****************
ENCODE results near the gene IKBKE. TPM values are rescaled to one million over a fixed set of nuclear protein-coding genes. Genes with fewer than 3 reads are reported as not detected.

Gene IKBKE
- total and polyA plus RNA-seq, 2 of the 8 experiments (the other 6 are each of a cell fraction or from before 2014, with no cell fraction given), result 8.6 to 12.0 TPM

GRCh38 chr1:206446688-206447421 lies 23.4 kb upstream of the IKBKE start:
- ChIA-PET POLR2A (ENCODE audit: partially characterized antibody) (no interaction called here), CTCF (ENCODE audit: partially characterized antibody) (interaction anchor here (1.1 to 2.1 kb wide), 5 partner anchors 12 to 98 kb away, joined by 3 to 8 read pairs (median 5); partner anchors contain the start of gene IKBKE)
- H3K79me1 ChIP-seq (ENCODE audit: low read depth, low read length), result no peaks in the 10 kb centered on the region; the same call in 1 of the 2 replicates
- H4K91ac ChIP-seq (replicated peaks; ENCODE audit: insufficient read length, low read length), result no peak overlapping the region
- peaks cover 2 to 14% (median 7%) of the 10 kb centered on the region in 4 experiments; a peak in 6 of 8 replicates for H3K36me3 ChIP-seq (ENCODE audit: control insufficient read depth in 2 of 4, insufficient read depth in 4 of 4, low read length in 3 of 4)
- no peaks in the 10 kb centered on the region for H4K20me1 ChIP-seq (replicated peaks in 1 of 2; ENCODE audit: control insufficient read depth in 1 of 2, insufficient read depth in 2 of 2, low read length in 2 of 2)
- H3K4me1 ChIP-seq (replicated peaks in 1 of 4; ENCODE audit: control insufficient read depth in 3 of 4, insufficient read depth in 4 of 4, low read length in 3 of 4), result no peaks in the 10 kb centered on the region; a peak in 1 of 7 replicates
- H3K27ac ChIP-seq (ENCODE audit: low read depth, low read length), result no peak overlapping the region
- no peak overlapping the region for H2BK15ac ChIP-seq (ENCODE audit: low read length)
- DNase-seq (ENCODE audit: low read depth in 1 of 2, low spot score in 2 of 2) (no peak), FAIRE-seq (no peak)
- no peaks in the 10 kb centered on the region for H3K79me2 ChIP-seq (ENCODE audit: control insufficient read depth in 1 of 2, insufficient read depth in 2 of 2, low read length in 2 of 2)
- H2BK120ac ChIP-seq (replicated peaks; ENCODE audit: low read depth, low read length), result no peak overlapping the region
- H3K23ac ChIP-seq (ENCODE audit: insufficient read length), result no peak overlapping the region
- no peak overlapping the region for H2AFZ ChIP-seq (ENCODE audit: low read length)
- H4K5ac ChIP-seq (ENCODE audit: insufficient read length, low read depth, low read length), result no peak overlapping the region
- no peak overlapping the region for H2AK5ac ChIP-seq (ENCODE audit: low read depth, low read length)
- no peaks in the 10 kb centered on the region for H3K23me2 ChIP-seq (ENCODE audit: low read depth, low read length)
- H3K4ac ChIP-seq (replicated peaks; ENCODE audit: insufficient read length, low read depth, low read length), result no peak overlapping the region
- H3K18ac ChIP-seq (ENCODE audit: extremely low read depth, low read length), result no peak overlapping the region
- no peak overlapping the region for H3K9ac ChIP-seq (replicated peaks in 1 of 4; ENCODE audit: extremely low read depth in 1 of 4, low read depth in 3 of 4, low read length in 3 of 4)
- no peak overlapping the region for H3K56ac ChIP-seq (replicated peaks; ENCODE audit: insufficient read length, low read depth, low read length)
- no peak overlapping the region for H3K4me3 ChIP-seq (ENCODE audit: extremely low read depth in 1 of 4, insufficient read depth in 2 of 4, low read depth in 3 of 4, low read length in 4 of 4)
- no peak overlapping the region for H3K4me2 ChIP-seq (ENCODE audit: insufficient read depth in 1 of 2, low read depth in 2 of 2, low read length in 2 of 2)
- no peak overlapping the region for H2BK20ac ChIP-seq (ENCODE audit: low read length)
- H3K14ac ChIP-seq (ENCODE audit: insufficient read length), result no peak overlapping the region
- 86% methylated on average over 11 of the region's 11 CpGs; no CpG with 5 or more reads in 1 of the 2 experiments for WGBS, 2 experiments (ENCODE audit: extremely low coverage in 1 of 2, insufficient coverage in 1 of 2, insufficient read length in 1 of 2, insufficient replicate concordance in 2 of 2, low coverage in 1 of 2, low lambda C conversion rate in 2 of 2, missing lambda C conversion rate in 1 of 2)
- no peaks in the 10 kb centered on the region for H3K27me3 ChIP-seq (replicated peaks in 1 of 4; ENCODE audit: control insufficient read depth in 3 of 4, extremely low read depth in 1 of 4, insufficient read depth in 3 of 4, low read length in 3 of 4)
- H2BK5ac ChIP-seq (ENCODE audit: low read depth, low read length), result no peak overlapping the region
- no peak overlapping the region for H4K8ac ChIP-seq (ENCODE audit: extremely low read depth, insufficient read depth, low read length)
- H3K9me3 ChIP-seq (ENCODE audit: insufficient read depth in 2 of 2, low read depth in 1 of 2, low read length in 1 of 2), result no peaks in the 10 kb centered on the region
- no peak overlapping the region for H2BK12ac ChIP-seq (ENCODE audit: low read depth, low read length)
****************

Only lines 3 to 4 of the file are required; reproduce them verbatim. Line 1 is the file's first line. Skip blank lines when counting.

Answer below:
- total and polyA plus RNA-seq, 2 of the 8 experiments (the other 6 are each of a cell fraction or from before 2014, with no cell fraction given), result 8.6 to 12.0 TPM

GRCh38 chr1:206446688-206447421 lies 23.4 kb upstream of the IKBKE start: